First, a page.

Don’t Tell Yourself You Will Succeed, Ask Yourself If You Will

 A study led by Dolores Albarracin implies that when people ask themselves whether they will succeed, they are more often successful than when they assert to themselves that they will succeed:

Albarracin’s team tested this kind of motivation in 50 study participants, encouraging them explicitly to either spend a minute wondering whether they would complete a task or telling themselves they would. The participants showed more success on an anagram task, rearranging set words to create different words, when they asked themselves whether they would complete it than when they told themselves they would.

Further experimentation had students in a seemingly unrelated task simply write two ostensibly unrelated sentences, either “I Will” or “Will I,” and then work on the same task. Participants did better when they wrote, “Will” followed by “I” even though they had no idea that the word writing related to the anagram task.

 

In a follow-up experiment, participants were once again parsed into the “I will” and “Will I” categories, but this time were then asked how much they intended to exercise in the following week. They were also made to fill out a psychological scale meant to measure intrinsic motivation. The results of this experiment showed that participants not only did better as a result of the question, but that asking themselves a question did indeed increase their intrinsic motivation.

We respond more to a challenge than to reassurance.

Thanks to Victoria for the link.

Your Thoughts?

About Daniel Fincke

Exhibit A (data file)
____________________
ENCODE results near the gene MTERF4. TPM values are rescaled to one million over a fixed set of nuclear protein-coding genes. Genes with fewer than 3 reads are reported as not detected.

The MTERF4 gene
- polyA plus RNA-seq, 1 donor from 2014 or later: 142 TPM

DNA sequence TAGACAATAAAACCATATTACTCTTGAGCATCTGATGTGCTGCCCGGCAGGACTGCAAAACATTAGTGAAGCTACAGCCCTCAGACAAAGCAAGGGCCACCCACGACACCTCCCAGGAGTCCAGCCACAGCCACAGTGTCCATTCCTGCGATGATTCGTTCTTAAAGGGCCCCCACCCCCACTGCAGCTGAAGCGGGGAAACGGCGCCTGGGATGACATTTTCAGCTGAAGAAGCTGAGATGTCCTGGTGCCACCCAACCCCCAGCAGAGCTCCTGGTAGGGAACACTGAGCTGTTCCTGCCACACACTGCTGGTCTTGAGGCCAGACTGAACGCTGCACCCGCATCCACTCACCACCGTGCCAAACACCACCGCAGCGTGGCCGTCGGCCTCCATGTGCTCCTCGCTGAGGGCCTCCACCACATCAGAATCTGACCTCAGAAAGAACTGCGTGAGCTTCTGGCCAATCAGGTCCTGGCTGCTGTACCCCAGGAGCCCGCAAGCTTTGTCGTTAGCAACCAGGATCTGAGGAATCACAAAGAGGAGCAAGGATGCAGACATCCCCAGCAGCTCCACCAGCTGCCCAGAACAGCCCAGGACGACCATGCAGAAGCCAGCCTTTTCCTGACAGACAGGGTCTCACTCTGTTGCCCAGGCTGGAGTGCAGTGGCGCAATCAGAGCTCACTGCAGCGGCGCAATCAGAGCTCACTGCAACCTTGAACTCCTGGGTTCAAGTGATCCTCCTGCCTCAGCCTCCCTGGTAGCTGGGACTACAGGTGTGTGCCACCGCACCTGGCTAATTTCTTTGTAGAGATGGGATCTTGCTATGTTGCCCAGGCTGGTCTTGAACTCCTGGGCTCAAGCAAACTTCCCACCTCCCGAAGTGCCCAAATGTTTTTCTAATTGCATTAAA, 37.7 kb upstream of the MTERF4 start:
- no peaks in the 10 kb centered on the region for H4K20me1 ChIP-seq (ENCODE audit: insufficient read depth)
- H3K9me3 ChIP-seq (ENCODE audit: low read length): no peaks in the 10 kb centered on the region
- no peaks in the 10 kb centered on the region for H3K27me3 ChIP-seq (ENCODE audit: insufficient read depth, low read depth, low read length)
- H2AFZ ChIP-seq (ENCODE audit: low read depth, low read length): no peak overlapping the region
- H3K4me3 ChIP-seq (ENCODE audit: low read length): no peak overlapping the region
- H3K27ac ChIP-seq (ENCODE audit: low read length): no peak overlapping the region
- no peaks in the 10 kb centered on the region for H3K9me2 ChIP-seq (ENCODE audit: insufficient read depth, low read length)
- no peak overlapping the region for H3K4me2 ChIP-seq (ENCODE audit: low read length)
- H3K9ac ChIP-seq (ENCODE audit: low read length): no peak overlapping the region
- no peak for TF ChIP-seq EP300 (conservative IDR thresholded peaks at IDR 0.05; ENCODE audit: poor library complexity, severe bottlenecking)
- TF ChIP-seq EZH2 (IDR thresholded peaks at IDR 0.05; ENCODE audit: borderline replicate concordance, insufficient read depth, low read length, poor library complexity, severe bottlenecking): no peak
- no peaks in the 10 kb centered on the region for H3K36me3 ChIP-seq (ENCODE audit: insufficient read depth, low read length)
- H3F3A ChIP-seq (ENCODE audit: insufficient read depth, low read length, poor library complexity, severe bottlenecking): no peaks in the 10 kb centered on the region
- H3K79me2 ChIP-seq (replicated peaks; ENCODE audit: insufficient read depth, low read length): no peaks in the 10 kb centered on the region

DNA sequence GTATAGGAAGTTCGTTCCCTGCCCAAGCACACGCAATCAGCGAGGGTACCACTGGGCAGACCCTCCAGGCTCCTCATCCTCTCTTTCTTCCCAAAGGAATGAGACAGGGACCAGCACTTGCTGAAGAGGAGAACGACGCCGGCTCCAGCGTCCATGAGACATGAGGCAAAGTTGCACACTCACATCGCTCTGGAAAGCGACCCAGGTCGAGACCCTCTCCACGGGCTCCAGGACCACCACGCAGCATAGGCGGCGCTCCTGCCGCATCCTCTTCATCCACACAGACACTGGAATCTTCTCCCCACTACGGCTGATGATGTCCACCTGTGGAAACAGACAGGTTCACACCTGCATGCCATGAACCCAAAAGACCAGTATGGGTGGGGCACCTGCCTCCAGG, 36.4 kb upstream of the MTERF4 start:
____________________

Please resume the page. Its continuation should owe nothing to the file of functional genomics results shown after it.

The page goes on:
Dr. Daniel Fincke  has his PhD in philosophy from Fordham University and spent 11 years teaching in college classrooms. He wrote his dissertation on Ethics and the philosophy of Friedrich Nietzsche. On Camels With Hammers, the careful philosophy blog he writes for a popular audience, Dan argues for atheism and develops a humanistic ethical theory he calls “Empowerment Ethics”. Dan also teaches affordable, non-matriculated, video-conferencing philosophy classes on ethics, Nietzsche, historical philosophy, and philosophy for atheists that anyone around the world can sign up for. (You can learn more about Dan’s online classes here.) Dan is an APPA  (American Philosophical Practitioners Association) certified philosophical counselor who offers philosophical advice services to help people work through the philosophical aspects of their practical problems or to work out their views on philosophical issues. (You can read examples of Dan’s advice here.) Through his blogging, his online teaching, and his philosophical advice services each, Dan specializes in helping people who have recently left a religious tradition work out their constructive answers to questions of ethics, metaphysics, the meaning of life, etc. as part of their process of radical worldview change.

  • drmena

    will I faulter?
    will I leave a reply to your article?
    will I feel the need to quit?
    will I succeed first time?
    will I feel unstoppable?
    will I complete the assignment no matter what?
    Will I no matter how hard it gets or how long it takes?
    will I whatever it takes?


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